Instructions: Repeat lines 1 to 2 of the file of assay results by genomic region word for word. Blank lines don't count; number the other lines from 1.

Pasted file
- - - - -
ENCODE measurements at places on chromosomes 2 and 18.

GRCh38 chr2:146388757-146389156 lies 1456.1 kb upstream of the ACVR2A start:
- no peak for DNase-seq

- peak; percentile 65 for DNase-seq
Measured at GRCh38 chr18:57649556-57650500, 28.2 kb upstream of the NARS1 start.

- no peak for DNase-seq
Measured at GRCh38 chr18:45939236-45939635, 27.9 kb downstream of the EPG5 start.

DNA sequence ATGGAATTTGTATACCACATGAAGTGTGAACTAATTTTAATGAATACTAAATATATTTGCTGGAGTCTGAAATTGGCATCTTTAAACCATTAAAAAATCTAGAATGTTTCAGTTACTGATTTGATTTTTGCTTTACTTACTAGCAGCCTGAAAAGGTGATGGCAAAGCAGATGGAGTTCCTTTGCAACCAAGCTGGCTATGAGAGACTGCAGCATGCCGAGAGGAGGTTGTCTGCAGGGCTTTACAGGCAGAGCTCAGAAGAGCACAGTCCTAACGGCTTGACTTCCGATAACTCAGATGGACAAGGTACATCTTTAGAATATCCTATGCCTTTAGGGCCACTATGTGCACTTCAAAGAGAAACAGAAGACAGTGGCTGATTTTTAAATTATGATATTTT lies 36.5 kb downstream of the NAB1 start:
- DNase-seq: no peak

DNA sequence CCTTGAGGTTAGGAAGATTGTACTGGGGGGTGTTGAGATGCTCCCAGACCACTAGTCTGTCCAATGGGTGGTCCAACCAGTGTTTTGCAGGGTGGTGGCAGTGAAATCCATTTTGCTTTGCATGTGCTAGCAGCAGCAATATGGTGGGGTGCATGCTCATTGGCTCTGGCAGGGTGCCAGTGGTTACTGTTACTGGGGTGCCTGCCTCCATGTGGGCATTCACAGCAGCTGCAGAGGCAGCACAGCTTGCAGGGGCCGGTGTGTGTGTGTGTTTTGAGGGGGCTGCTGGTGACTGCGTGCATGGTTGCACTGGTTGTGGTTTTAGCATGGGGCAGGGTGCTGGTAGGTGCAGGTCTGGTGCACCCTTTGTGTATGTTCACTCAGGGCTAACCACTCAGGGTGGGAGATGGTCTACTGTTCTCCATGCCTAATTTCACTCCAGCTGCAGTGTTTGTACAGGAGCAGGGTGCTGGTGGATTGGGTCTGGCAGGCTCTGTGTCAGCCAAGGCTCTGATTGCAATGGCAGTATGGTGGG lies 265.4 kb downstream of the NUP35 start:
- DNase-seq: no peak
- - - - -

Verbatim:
ENCODE measurements at places on chromosomes 2 and 18.

GRCh38 chr2:146388757-146389156 lies 1456.1 kb upstream of the ACVR2A start: